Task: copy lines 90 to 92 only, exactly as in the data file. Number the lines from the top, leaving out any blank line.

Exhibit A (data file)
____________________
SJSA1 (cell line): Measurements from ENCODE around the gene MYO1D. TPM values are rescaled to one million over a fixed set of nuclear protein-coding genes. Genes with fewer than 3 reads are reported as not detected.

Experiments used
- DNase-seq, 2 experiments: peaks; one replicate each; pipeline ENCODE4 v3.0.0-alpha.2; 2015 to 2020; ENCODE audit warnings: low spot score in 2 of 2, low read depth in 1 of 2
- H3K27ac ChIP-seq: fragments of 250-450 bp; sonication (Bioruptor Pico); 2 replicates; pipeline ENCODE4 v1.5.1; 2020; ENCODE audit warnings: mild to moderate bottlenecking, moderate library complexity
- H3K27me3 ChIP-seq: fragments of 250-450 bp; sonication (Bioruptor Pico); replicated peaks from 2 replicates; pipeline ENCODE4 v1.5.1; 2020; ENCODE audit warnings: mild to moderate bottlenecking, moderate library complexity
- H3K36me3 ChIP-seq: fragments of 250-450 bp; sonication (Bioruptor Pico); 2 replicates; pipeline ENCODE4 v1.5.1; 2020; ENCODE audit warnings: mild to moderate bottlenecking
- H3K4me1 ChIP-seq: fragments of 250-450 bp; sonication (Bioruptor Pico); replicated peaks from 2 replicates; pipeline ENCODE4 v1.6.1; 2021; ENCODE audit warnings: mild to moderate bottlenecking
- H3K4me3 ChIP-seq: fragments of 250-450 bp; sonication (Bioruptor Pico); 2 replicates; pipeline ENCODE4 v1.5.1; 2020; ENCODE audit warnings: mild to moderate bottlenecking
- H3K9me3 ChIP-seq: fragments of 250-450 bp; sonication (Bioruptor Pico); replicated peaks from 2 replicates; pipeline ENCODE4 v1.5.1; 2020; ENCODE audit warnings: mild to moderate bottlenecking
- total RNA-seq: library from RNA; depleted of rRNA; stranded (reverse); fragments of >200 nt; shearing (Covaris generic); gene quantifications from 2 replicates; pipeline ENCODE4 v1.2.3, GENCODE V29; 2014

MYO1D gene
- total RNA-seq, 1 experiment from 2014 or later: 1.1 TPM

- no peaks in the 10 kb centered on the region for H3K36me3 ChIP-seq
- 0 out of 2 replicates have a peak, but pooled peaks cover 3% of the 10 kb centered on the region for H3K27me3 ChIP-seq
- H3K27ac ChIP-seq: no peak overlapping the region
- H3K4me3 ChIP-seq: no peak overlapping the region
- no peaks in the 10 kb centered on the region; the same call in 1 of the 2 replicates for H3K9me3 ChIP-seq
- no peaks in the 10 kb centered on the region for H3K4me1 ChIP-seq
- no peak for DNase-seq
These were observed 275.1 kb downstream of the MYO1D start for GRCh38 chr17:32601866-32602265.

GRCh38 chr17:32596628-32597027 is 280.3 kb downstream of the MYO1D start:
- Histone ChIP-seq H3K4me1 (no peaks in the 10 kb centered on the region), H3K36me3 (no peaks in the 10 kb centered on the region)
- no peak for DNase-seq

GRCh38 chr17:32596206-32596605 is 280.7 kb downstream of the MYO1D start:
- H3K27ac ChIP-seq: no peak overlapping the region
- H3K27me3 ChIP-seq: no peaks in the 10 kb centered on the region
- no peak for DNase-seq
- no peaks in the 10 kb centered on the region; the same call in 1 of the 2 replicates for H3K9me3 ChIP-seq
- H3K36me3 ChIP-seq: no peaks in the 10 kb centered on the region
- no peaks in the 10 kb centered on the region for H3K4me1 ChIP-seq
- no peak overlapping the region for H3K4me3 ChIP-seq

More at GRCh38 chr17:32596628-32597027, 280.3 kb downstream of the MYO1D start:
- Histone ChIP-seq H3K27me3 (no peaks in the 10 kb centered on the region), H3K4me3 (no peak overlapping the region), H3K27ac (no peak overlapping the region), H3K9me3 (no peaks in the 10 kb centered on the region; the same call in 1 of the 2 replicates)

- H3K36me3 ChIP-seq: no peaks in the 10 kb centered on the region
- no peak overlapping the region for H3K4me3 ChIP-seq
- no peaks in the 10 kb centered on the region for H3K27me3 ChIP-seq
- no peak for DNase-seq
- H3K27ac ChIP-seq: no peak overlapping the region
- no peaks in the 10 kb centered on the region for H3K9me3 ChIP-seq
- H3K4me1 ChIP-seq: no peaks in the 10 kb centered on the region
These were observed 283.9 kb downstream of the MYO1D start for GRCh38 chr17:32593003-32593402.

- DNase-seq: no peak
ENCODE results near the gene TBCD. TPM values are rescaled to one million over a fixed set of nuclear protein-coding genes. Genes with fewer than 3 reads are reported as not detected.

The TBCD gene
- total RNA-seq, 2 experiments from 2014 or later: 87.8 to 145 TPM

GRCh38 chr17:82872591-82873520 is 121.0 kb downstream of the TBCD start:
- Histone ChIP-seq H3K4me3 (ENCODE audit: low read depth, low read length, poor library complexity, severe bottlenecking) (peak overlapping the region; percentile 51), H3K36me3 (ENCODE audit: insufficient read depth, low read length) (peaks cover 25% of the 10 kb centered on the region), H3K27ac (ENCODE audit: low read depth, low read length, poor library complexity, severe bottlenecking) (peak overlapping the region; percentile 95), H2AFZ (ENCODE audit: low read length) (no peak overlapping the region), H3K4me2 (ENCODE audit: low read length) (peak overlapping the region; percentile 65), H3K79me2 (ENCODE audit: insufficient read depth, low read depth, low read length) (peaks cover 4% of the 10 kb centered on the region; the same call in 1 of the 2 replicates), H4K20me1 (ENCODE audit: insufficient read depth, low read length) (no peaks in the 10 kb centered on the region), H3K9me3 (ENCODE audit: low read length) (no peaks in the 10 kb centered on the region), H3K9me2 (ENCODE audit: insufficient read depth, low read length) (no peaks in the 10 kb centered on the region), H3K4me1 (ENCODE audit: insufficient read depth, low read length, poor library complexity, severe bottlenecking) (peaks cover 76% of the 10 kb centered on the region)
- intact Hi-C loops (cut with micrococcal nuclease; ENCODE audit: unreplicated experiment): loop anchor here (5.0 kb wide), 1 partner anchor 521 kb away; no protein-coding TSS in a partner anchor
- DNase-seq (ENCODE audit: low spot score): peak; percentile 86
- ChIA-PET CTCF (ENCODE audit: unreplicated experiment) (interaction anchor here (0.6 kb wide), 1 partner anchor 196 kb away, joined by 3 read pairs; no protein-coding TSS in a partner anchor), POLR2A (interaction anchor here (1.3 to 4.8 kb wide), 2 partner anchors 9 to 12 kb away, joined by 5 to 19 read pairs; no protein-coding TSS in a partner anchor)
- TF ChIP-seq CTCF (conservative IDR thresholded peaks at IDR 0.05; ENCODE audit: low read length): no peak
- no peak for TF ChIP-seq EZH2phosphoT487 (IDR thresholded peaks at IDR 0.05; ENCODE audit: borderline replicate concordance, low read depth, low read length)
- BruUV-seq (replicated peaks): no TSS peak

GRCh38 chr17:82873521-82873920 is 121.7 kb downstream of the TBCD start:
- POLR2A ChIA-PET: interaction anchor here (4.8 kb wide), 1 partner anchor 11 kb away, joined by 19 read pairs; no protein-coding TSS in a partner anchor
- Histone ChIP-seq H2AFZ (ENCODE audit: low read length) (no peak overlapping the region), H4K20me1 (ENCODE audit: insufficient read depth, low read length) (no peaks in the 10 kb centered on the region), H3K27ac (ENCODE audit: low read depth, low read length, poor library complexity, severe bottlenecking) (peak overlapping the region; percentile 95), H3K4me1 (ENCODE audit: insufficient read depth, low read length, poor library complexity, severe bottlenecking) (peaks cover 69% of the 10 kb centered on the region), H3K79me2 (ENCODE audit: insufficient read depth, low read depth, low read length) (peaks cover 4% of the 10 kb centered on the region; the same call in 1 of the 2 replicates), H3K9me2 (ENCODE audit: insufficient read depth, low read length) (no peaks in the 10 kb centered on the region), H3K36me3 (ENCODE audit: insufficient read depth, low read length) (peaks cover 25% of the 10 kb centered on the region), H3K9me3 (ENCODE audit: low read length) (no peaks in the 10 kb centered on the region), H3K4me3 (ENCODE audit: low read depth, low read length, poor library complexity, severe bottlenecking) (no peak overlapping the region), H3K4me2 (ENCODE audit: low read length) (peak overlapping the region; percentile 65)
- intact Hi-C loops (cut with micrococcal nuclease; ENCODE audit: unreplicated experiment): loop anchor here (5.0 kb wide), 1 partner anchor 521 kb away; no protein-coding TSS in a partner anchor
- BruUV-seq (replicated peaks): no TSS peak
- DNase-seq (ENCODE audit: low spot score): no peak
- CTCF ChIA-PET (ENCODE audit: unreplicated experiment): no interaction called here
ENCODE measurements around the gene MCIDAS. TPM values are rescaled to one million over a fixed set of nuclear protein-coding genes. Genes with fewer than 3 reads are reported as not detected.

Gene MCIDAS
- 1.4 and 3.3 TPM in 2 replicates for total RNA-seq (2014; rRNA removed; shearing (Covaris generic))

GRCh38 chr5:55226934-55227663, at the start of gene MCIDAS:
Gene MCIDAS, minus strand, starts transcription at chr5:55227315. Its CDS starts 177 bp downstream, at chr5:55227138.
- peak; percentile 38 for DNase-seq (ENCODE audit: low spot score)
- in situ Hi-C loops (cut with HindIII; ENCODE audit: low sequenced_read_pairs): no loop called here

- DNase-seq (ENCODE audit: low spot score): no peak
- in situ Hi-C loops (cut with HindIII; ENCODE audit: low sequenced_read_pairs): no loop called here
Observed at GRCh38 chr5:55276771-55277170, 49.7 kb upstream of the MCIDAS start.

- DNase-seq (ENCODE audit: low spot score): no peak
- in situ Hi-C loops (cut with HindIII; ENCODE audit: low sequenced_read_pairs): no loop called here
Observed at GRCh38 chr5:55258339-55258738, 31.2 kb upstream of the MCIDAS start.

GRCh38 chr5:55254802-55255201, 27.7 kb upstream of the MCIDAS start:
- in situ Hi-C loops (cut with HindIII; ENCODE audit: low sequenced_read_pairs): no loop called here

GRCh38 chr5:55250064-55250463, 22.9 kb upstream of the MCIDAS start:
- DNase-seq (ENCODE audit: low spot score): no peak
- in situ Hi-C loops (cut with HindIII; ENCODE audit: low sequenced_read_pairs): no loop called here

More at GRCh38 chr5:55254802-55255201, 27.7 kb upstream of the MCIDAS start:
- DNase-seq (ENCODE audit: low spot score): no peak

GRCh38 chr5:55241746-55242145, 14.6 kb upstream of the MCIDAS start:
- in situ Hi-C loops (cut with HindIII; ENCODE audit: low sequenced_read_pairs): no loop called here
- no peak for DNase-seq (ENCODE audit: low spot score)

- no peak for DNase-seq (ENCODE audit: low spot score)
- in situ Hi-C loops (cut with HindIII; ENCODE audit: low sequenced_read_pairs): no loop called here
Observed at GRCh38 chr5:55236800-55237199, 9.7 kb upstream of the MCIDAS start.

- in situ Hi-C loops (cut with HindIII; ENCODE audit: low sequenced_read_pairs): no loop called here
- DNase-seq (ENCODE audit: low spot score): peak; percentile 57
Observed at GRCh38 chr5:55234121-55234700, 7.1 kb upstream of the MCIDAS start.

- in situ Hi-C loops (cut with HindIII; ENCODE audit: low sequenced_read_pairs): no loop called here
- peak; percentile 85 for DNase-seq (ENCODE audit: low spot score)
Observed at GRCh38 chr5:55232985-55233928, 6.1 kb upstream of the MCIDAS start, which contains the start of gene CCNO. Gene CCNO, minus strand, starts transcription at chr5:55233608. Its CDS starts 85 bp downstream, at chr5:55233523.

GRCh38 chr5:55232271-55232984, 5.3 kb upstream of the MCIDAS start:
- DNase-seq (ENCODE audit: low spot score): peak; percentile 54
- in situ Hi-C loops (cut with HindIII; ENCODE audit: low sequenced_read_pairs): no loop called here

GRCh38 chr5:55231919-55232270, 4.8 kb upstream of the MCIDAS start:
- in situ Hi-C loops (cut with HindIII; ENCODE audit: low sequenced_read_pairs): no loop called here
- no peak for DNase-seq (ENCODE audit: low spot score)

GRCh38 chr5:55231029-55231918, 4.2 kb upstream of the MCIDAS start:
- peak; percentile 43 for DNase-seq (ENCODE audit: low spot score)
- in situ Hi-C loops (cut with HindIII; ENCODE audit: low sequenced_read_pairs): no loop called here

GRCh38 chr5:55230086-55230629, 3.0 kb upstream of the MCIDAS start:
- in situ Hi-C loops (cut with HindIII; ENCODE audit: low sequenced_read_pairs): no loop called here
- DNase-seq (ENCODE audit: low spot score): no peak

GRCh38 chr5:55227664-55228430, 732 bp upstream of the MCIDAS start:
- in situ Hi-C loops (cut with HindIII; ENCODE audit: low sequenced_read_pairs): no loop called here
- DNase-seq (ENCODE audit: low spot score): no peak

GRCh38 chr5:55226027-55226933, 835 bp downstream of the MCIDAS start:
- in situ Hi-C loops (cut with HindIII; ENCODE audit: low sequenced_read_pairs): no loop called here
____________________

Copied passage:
- in situ Hi-C loops (cut with HindIII; ENCODE audit: low sequenced_read_pairs): no loop called here
- peak; percentile 85 for DNase-seq (ENCODE audit: low spot score)
Observed at GRCh38 chr5:55232985-55233928, 6.1 kb upstream of the MCIDAS start, which contains the start of gene CCNO. Gene CCNO, minus strand, starts transcription at chr5:55233608. Its CDS starts 85 bp downstream, at chr5:55233523.